NHS unions say plans for 2% pay rise next year could mean more strikes | NHS

NHS strikes could continue for many months amid anger over UK government plans to raise staff wages by just 2% next year, which health unions have condemned as more “misery of wage reduction in real terms”.

Ministers have asked the NHS pay review body to cap pay increases for frontline health workers at 2% in 2023-24 to help the government achieve its ambition to curb the surge in coronavirus. ‘inflation.

But Health Secretary Steve Barclay’s attempt to cap annual wage increases at such a low level could lead to the NHS facing protracted industrial action, health service bosses warn. The 2% is barely a third of the Office for Budget Responsibility (OBR) estimate that CPI inflation will average 5.5% in 2023-24.

The 2% plan comes amid widespread strikes across the NHS to protest the government’s decision to give essential staff a raise of £1,400 – or around 4% – for 2022-23. In England, ambulance staff will go out again on January 11 and 23, while nurses must refuse to work on January 18 and 19, disrupting a wide range of services, including planned surgeries and outpatient appointments.

On November 16, Barclay wrote to the NHS pay review body, which advises ministers of the size of the raise staff, apart from doctors and dentists, who are expected to receive, giving them their mandate for the regulation 2023-24. Although it did not specify the 2% figure, the NHS Confederation Hospitals body, the Health Foundation think tank and several health unions all say the fact that the budget NHS England for 2023-24 has already been set means this is the sum Barclay is keen to see awarded, with a 1% contingency, potentially making it a 3% increase. Either sum is likely to cause further unrest among NHS staff.

Pat Cullen, General Secretary of the Royal College of Nursing (RCN), said: “Our dispute is over the NHS pay price for 2022-23, and we are deciding how to enter into discussions on the 2023-24 price. Ministers need to resolve our dispute with them over this year’s prize before moving on to next year’s.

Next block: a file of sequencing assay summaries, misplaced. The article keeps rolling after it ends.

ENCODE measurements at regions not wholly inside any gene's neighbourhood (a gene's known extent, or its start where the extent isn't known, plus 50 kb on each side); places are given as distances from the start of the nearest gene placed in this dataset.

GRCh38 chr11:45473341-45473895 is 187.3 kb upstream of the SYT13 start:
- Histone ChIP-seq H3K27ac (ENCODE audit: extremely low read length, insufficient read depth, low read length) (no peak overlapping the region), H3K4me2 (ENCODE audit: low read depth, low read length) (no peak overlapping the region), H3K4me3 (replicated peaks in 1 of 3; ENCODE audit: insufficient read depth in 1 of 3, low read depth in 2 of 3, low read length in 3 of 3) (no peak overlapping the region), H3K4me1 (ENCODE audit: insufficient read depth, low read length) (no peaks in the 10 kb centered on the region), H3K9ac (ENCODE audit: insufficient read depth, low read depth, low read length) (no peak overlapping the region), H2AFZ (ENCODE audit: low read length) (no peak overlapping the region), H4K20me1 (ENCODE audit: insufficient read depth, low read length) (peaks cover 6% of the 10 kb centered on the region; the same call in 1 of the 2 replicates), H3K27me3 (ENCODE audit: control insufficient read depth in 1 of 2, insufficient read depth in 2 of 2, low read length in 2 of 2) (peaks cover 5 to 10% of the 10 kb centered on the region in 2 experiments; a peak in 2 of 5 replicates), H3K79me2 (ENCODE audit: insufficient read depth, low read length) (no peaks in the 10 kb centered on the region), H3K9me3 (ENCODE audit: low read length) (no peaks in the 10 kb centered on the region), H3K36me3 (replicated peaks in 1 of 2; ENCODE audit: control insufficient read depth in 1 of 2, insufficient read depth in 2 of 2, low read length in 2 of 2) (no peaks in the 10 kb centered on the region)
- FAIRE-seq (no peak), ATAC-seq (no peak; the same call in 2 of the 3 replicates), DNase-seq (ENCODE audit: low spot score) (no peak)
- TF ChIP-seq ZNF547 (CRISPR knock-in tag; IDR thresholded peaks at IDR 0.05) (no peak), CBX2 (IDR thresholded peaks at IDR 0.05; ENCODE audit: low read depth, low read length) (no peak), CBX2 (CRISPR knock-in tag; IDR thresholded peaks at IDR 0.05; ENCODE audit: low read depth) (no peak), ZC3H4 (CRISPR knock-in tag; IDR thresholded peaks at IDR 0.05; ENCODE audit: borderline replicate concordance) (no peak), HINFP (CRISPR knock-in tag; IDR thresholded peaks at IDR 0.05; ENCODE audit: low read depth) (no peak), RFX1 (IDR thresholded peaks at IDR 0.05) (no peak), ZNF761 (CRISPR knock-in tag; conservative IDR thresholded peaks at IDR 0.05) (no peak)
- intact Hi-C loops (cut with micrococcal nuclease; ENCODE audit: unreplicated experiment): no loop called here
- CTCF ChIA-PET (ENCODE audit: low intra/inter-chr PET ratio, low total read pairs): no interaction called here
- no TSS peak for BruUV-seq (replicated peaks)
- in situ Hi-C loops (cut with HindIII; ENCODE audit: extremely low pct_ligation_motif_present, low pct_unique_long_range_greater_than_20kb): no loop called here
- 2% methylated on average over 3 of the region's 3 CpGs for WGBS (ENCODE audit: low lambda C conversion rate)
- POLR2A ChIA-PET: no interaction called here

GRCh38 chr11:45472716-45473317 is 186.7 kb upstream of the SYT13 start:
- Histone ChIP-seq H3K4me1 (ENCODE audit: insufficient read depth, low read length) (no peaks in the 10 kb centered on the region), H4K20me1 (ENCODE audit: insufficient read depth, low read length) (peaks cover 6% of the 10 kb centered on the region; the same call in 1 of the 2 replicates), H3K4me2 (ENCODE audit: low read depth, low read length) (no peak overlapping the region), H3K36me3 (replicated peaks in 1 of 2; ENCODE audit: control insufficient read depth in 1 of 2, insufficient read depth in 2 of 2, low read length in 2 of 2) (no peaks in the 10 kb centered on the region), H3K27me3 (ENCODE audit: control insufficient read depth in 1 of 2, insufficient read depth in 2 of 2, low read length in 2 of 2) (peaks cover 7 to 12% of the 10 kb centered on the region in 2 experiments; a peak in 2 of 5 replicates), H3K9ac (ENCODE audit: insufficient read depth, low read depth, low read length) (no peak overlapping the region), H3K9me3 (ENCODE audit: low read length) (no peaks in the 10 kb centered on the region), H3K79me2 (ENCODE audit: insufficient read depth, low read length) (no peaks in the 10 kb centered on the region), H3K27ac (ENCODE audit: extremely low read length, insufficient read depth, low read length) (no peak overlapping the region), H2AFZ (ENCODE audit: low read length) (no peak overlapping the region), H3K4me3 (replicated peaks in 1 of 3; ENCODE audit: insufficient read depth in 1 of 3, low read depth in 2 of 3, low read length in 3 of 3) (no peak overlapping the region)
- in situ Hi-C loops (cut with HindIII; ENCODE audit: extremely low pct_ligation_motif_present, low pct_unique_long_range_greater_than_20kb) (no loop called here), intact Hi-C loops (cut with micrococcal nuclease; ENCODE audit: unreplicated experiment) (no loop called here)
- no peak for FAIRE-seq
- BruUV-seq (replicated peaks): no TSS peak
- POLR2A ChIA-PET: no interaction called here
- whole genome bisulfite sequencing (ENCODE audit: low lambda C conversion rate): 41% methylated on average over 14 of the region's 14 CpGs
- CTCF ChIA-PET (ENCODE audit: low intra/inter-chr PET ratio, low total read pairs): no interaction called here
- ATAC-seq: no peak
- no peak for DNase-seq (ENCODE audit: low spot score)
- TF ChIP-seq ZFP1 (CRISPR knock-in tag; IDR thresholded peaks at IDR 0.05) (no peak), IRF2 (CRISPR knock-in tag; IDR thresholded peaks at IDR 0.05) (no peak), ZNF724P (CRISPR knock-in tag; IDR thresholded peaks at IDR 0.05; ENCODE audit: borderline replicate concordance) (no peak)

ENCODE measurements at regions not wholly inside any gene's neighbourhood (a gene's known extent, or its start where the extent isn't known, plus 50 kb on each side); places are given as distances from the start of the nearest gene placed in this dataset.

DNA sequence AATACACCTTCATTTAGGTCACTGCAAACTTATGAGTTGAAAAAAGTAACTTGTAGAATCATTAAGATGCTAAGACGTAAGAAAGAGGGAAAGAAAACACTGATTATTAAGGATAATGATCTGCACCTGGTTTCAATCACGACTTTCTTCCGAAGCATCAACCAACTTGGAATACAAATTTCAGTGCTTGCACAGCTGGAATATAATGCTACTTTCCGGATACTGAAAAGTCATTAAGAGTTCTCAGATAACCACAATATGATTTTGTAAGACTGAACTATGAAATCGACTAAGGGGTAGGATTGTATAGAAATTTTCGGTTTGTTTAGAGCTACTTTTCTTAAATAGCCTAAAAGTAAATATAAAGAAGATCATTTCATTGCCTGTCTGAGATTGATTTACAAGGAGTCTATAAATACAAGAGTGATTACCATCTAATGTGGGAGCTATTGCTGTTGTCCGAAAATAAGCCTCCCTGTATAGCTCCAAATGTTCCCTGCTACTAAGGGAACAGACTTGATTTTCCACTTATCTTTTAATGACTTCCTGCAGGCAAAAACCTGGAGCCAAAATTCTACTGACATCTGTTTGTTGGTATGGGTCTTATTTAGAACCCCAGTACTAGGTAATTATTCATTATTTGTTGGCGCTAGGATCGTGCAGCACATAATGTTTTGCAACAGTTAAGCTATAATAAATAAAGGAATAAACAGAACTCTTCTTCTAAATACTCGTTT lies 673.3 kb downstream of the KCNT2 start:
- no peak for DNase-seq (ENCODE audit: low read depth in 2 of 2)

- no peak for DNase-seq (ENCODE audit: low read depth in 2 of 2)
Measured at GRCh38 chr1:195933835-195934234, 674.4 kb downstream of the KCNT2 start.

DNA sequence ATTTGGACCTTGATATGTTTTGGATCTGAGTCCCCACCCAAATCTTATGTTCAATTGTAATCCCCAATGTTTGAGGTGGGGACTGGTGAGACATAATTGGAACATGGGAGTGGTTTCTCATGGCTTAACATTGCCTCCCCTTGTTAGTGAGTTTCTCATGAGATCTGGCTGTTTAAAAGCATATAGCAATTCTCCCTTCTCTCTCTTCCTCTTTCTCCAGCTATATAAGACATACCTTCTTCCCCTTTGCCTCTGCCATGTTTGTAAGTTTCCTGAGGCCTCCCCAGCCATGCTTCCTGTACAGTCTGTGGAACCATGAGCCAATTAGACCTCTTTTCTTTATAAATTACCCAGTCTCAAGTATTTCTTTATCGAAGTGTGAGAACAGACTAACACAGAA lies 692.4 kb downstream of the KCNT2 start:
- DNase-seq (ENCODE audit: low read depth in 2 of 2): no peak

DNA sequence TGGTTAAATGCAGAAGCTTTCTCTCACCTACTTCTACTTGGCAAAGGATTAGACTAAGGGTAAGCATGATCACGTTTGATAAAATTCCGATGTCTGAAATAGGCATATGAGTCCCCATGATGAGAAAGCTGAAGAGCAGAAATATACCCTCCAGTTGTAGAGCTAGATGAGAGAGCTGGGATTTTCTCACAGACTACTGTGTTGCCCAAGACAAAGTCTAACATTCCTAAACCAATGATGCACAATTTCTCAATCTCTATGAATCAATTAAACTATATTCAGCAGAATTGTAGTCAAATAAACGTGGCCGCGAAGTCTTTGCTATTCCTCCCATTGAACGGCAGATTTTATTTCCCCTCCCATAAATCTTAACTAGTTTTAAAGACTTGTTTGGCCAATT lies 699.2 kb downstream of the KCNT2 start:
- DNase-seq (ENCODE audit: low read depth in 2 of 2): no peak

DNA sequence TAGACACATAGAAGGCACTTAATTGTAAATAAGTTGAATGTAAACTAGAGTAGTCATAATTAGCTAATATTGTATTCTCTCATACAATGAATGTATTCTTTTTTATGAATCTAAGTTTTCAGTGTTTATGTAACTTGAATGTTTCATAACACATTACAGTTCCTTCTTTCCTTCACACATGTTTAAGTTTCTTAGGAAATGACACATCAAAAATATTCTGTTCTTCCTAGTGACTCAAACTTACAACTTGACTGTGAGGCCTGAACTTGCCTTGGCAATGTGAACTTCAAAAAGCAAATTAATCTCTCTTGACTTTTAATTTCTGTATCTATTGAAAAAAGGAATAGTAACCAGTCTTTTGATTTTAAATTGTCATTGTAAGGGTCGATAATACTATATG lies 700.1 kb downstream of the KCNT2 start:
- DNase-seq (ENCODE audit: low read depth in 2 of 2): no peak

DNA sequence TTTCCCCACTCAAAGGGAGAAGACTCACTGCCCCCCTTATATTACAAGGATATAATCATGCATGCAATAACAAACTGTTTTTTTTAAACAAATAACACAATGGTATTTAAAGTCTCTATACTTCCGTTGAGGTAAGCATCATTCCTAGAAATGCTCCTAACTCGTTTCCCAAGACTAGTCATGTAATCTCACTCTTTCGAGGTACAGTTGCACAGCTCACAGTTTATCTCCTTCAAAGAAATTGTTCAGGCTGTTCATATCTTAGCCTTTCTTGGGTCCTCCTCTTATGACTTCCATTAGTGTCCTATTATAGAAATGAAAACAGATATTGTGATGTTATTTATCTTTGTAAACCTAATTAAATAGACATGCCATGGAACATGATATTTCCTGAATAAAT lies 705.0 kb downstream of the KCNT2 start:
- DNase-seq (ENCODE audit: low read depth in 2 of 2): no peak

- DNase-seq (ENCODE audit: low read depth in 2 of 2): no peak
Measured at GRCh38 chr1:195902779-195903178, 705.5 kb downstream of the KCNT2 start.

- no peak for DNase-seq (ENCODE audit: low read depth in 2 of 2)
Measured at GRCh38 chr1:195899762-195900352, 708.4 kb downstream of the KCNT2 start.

But in direct response to the proposed 2% hike, she added: ‘Inflicting a decade of misery in real terms of pay cuts on nursing should be more than enough without considering going down that path again next year.’

Matthew Taylor, chief executive of the NHS Confederation, urged Barclay not to try to impose such a small, below-inflation increase for the second year in a row.

“The unions are calling for a pay rise for NHS staff that is above current levels of inflation, which 2-3% would not be enough. If the government is to avoid the prospect of prolonged industrial action this year, it must be prepared to negotiate over wages and both sides must be willing to compromise,” Taylor said.

Anita Charlesworth, director of research at the Health Foundation, said: ‘The NHS budget for next year has been set by the government on the basis that health service staff would receive a 2% increase in the next pay cycle. This would be less than half of expected inflation and less than [OBR’s] official forecast for economy-wide profit growth of 3.5%. »